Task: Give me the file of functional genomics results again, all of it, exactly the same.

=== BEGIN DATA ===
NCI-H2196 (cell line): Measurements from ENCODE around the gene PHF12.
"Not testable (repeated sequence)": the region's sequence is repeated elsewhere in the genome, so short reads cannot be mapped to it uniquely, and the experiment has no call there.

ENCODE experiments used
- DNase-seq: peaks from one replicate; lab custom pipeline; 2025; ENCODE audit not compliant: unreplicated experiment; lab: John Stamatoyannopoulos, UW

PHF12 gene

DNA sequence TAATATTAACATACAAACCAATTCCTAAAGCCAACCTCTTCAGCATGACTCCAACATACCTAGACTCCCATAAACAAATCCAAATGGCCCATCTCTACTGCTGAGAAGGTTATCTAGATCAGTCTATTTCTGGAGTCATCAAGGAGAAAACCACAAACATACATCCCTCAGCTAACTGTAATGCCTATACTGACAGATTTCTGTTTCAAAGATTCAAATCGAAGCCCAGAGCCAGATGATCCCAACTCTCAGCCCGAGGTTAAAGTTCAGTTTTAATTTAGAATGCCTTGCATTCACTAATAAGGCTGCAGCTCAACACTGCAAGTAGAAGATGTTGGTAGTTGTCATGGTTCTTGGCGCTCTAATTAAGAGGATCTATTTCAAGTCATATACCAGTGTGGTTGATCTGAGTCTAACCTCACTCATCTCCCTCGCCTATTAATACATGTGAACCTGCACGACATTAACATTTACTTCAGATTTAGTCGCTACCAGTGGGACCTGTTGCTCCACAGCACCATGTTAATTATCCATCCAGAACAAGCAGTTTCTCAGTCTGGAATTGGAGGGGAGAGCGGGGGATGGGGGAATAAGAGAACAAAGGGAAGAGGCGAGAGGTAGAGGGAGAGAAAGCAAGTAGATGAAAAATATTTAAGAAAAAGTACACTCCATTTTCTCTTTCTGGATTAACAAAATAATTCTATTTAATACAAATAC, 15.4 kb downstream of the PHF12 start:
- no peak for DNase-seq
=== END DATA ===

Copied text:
NCI-H2196 (cell line): Measurements from ENCODE around the gene PHF12.
"Not testable (repeated sequence)": the region's sequence is repeated elsewhere in the genome, so short reads cannot be mapped to it uniquely, and the experiment has no call there.

ENCODE experiments used
- DNase-seq: peaks from one replicate; lab custom pipeline; 2025; ENCODE audit not compliant: unreplicated experiment; lab: John Stamatoyannopoulos, UW

PHF12 gene

DNA sequence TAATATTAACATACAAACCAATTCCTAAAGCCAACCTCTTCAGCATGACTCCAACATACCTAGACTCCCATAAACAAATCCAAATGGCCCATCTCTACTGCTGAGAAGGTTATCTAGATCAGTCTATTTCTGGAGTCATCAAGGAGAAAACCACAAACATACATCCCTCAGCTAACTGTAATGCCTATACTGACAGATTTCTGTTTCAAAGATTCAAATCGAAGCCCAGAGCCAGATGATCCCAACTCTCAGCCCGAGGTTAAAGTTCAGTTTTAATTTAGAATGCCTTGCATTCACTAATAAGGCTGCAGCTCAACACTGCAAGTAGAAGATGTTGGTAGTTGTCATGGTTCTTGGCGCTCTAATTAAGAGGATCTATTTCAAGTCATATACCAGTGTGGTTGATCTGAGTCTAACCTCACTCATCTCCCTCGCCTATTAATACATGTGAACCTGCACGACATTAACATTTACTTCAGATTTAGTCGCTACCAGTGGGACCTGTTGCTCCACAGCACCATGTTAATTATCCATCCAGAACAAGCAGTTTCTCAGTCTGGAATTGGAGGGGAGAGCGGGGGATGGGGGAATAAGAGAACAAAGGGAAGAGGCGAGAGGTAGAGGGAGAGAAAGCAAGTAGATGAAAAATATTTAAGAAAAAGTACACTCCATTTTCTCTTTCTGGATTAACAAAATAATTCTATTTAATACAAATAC, 15.4 kb downstream of the PHF12 start:
- no peak for DNase-seq